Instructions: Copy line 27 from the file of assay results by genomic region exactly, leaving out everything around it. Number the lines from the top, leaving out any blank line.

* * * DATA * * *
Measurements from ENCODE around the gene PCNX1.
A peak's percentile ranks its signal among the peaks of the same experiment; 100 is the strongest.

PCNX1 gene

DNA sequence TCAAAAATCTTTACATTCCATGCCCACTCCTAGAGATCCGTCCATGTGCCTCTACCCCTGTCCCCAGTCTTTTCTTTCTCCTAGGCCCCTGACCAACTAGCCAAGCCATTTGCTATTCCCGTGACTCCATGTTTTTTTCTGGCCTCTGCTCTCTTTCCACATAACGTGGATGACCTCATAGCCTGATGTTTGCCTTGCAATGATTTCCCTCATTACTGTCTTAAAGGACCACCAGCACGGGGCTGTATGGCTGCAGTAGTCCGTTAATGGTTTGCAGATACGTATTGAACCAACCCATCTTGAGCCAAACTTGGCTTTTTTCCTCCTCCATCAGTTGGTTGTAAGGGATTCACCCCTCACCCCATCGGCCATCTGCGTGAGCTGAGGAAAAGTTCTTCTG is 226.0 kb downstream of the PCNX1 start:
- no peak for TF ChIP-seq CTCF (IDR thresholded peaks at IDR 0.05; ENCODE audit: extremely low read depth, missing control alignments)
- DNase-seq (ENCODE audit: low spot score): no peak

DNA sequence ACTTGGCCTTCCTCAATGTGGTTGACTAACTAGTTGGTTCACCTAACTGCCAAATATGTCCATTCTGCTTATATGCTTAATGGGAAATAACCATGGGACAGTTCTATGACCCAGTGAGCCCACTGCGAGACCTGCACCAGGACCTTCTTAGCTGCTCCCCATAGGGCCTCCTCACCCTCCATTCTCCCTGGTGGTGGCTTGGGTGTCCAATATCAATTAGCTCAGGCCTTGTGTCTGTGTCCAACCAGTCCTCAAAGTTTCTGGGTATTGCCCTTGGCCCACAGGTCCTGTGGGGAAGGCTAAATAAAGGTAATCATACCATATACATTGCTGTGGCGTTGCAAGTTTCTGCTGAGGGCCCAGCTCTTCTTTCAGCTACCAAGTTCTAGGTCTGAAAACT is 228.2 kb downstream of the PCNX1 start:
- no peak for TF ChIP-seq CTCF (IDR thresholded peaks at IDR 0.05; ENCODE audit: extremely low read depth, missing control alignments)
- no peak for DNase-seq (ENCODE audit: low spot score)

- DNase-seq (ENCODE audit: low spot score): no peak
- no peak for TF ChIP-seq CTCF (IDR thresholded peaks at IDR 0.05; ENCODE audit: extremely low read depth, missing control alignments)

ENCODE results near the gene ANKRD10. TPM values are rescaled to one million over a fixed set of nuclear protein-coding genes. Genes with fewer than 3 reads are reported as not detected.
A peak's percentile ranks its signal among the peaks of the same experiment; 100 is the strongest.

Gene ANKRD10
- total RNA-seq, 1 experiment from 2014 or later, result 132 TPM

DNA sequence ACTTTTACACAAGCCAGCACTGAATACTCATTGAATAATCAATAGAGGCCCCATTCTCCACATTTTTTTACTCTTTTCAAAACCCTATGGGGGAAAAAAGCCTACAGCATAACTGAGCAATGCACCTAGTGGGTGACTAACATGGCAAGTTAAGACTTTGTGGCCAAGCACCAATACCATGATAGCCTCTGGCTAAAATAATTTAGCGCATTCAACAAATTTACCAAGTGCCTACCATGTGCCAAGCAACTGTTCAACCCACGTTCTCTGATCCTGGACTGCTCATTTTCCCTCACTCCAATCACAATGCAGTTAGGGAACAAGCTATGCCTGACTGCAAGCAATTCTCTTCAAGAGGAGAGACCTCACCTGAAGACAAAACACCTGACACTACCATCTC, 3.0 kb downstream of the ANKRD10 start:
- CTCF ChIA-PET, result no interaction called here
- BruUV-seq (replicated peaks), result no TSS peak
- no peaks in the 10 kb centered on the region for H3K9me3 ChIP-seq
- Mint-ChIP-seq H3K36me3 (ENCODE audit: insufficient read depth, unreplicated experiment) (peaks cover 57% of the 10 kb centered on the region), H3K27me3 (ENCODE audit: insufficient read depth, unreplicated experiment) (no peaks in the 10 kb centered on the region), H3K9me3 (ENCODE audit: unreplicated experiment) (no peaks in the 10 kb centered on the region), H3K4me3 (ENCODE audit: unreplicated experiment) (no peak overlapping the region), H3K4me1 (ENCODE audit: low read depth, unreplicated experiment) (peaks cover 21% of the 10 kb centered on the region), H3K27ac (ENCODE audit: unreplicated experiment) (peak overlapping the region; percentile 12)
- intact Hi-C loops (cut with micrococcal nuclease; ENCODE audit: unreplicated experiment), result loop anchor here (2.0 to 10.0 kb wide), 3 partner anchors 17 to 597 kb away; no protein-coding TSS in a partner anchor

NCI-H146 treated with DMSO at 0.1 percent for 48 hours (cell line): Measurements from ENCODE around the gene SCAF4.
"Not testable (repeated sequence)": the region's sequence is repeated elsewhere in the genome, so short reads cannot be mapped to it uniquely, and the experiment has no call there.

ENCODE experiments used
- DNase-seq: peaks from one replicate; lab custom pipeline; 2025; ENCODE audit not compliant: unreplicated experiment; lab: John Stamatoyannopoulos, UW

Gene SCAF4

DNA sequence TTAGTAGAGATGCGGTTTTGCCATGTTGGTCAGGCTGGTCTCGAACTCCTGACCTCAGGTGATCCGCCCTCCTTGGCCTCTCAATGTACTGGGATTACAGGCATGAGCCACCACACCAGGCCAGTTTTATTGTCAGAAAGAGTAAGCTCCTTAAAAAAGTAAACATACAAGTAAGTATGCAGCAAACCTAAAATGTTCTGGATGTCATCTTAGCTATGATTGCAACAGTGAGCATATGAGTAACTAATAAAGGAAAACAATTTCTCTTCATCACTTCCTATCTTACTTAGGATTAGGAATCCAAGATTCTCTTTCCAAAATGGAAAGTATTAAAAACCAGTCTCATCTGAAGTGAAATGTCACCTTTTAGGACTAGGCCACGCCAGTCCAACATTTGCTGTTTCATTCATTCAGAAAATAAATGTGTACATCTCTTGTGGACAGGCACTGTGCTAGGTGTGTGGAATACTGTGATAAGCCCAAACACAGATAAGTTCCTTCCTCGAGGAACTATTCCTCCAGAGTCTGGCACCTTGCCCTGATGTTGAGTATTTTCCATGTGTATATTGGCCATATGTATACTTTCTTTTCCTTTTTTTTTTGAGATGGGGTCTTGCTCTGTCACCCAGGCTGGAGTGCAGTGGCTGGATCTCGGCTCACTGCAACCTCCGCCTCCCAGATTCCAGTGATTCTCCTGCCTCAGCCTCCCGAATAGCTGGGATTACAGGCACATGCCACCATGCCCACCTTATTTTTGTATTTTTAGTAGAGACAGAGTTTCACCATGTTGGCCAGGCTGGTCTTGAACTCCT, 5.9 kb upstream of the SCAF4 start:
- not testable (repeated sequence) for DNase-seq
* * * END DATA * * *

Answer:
DNA sequence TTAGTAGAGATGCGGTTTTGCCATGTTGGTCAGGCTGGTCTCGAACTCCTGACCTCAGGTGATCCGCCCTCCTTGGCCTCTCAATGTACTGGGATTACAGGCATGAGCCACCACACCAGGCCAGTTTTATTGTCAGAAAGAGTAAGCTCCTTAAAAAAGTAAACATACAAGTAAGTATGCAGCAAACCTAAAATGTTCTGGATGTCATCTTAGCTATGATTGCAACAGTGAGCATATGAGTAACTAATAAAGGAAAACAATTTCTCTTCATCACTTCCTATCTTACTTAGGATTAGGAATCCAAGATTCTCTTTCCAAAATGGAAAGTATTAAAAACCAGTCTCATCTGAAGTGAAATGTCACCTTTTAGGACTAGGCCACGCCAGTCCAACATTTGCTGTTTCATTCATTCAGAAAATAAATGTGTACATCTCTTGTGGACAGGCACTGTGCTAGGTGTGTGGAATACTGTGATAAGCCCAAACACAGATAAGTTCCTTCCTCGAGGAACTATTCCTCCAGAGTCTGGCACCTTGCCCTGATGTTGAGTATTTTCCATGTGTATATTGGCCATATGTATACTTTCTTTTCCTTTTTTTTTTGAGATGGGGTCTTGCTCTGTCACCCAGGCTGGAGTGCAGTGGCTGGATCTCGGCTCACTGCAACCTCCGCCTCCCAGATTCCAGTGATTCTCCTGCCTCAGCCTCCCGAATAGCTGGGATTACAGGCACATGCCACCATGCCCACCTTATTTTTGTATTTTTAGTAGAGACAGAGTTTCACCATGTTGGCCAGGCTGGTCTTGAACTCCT, 5.9 kb upstream of the SCAF4 start: